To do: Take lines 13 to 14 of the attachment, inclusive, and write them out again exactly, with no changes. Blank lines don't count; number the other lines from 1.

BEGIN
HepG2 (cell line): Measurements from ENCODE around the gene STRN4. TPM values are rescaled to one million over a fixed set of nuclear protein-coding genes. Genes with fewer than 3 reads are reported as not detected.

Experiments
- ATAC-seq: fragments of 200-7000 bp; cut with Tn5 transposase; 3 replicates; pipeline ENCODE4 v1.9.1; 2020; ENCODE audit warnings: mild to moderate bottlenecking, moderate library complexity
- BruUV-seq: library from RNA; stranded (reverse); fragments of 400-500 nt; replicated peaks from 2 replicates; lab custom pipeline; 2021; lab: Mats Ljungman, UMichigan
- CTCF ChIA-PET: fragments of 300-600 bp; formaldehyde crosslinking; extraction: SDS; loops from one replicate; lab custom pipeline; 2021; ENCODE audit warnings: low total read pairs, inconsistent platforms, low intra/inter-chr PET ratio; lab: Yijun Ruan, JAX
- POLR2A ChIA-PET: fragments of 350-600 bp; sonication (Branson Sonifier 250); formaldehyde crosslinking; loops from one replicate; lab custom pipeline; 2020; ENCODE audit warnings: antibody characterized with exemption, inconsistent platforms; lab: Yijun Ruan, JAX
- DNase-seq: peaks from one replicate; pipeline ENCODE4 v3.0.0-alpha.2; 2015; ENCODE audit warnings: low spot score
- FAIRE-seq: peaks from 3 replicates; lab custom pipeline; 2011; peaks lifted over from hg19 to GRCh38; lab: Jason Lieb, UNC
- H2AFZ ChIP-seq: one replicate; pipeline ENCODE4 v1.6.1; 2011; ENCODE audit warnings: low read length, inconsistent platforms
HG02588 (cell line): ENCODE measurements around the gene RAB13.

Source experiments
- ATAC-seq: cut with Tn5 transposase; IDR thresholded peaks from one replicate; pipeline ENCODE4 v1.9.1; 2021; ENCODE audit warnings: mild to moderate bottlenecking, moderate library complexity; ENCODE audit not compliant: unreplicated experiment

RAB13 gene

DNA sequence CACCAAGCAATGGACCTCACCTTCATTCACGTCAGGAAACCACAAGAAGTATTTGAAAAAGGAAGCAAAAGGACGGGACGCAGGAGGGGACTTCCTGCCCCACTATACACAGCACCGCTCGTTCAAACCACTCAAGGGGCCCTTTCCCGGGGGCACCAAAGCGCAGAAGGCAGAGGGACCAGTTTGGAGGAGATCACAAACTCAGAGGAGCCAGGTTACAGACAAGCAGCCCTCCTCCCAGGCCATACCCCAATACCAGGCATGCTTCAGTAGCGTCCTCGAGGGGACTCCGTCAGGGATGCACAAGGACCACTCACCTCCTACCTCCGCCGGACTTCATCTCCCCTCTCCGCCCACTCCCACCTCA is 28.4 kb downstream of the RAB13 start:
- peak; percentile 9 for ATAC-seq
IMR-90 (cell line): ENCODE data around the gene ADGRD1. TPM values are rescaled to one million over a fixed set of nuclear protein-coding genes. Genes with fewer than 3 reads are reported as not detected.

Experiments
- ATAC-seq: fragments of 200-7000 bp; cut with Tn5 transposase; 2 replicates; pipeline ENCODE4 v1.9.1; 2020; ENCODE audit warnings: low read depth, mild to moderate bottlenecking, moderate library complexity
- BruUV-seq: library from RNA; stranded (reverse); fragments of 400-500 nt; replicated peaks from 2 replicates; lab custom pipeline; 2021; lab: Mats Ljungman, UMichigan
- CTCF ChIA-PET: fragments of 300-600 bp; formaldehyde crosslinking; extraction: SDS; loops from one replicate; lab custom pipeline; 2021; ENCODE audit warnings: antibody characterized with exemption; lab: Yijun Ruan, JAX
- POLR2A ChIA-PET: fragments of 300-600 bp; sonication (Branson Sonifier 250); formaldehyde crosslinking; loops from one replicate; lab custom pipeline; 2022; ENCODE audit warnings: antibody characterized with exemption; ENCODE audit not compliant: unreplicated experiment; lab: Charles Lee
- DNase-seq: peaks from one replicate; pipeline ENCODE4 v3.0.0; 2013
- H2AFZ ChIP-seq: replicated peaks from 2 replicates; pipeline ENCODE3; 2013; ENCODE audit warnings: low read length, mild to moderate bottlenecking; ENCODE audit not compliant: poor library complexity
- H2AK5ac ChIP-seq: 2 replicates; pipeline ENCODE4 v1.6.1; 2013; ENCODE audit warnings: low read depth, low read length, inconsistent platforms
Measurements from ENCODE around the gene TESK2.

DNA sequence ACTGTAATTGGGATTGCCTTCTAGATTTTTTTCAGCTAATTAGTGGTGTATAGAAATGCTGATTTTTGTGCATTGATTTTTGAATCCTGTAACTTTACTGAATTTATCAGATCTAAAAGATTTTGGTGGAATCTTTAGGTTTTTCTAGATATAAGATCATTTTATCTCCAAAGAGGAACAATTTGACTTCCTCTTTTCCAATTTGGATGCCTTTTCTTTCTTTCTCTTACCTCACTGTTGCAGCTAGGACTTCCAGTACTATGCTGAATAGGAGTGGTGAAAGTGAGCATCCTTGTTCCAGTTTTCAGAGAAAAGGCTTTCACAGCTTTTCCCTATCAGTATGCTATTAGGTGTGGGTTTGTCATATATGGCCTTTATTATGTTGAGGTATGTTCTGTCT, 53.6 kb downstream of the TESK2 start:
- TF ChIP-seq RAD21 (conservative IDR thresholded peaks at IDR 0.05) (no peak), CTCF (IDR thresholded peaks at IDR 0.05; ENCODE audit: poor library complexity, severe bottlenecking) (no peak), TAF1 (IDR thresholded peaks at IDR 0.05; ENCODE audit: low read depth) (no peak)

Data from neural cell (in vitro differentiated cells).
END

RAB13 gene

DNA sequence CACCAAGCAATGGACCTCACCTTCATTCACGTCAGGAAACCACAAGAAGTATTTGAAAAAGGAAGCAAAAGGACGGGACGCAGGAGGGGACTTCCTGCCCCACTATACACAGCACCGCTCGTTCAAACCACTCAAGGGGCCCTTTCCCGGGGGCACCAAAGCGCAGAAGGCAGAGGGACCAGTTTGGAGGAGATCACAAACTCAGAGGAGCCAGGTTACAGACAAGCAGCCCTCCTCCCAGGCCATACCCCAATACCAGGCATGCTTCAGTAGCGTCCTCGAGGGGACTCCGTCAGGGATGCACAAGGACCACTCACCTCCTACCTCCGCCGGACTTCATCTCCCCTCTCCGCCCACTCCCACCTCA is 28.4 kb downstream of the RAB13 start: